For example, the case of Officer Ima Agent and cocaine seller Willie Deal:

Officer Ima Agent, dressed in jeans, a Grateful Dead t-shirt, and scuffed, red Chuck Taylors, sees Willie Deal, a suspected drug runner, standing on a street corner. She sees Deal make several exchanges with people—cash for small, pebble-shaped pieces of aluminum foil. So she approaches Deal and their conversation goes something like this.

“What’s up?” says Agent.

Deal gives the female undercover cop a head to toe once over. “Just chillin’. Know what I’m sayin’, Shorty?”

“I’m in town for the weekend visiting my boyfriend. He’s in the county lockup and one of his friends, Joe Blow, said I might be able to hook up around here. He point me in the right direction?”

“Depends, Shorty. Whatcha’ looking for?”

“Just a rock or two. All I got is thirty bucks, though.”

Deal gives her another look. Thinks for a minute. Looks around. Another look. “Okay, Shorty. Let me see the thirty and see what I can do.”

Officer Agent shows Deal a crumpled ten and twenty (undercover cops always wrinkle “buy money.)” New bills are dead giveaways to bad guys, that they’re dealing with a rookie undercover cop.

Deal produces two small foil-wrapped packages. Agent opens one to inspect the goods and determines that it is indeed crack cocaine. Then she signals to her partners with a quick a scratch to the right side of her head, the sign to move in to make the bust.

The scenario between Agent and Deal is a legal arrest. No entrapment.

Deal was absolutely ready and willing to sell drugs. Agent in no way unjustly persuaded, coerced, or threatened Deal to sell her the drugs.

 

Have you ever had one of those bosses who knows everything about everything? You know the type, no matter what you say or do, they know best, did it better, faster, and more cost efficient, all while walking uphill during a snowstorm while barefoot.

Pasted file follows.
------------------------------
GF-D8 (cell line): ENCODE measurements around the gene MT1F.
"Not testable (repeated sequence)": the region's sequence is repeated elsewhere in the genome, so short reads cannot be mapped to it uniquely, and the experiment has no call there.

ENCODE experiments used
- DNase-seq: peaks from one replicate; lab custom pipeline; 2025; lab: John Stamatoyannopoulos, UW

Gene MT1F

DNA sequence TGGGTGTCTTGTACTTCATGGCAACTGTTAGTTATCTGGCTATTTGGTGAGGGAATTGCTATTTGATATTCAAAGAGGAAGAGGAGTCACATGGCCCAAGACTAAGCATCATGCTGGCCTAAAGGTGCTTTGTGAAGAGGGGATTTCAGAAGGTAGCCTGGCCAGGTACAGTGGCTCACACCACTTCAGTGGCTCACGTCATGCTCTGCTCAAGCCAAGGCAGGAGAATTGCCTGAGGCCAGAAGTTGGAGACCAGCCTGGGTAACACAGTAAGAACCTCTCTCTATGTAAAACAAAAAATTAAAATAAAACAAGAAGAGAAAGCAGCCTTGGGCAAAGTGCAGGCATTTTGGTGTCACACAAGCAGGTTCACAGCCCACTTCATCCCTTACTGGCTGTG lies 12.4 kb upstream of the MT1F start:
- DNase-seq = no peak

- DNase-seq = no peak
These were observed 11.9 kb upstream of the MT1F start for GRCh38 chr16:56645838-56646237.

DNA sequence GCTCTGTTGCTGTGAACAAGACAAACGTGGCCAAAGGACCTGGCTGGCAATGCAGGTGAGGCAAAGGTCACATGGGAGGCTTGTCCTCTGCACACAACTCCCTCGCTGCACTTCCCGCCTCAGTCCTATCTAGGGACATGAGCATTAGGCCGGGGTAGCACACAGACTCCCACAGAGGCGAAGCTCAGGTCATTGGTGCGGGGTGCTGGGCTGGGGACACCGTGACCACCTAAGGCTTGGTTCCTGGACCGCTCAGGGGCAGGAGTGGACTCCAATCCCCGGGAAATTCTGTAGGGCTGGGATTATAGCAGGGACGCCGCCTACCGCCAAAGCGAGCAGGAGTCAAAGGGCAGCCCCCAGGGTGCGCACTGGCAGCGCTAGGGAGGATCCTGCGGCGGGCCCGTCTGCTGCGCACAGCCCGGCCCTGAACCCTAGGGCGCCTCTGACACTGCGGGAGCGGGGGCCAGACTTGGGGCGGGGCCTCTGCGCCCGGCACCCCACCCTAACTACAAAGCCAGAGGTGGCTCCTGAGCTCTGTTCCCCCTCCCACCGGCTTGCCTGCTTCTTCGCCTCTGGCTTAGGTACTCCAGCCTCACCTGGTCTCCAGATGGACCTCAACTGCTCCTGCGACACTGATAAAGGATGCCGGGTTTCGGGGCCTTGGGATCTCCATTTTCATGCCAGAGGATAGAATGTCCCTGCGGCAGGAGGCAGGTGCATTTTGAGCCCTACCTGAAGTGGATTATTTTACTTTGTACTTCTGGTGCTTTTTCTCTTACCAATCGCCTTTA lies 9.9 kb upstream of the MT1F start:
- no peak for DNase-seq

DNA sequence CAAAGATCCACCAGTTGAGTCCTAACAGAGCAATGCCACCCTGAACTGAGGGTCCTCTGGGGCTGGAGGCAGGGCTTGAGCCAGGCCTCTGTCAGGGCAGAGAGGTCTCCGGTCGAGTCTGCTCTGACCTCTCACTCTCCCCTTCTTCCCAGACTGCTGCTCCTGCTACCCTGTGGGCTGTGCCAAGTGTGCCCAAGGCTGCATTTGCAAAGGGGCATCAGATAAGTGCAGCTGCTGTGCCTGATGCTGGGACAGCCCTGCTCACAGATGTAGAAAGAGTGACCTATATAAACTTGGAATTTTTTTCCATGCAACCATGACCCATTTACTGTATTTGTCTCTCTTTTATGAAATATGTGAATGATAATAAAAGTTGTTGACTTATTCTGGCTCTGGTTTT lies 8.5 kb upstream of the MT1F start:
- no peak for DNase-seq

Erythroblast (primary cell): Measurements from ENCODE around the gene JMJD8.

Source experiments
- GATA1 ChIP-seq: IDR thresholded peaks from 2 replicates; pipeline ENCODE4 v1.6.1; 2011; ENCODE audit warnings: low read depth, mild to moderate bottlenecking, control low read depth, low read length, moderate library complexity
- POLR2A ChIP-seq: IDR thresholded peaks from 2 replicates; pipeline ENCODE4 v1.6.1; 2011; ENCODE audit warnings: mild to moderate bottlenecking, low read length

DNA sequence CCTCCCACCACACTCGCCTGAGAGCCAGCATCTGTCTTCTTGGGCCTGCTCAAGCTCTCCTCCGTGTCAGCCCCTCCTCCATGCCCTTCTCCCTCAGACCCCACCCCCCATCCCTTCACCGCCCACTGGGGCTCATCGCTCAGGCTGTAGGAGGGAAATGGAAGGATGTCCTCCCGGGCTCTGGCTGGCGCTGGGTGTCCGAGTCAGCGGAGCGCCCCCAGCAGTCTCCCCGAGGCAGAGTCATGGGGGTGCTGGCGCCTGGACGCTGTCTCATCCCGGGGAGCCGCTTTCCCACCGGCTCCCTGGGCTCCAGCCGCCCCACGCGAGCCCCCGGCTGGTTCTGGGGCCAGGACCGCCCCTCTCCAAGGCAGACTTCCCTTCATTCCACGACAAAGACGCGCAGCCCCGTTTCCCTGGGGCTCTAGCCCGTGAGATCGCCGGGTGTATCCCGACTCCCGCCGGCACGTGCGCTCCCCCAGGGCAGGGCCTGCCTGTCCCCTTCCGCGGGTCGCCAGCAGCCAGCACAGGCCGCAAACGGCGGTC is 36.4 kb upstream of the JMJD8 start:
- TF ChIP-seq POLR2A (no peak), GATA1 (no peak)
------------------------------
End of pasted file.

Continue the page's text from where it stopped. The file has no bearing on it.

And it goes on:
Well, as bad as it is for you guys to work for one of these know-it-all’s, imagine doing so while working as a police officer where split-second decisions could mean the difference between someone living or dying.

Add to that, the boss decides he wants to come out and play cops and robbers during an important operation, unannounced, making those split-second decisions for you … over the course of an hour or so without knowing details, background, the names of the bad guys and whether they’re armed, or not. Not a freakin’ clue.

Well, I once had one of those bosses, and …

The bust promised to be a good one—cocaine, heroin, and a boat load (just an expression) of shrooms and pills. I’d worked on the case for a couple of months, spending lots of undercover time hanging out with this group of doofuses, and I’d reached the point where I was ready to get warrants for everyone, including search warrants for two properties.

One residence was the single-story modest home of a guy, Carey D. Weight, who held most of the group’s dope. He also did most of the packaging and transporting. The other search warrant was for the home of the top dog in the operation.

In this case, the top dog was a female—a young, somewhat attractive female, Betty Bigbutt, who lived with her elderly grandmother and her grandmother’s full-time healthcare worker. Oh, and I should mention that the female’s family was very much a high-profile family. Quite well-to-do with a very famous relative.

So, the plan was for one team to search the packager’s home, which was basically a dump, while the other team was set to paw through some extremely expensive items inside an elegant and ornate southern mansion. However, just before executing the warrants, an emergency developed and members of one of the search teams were forced to respond to assist troubled patrol officers.

Therefore, left with only one entry team, I had to change my plans, deciding to go for the top dog first, sending one officer over to guard Weight’s home in case he decided to suddenly depart. I had no idea that the chief of police and one of his captains were out, together, snooping around and playing Junior G-Men.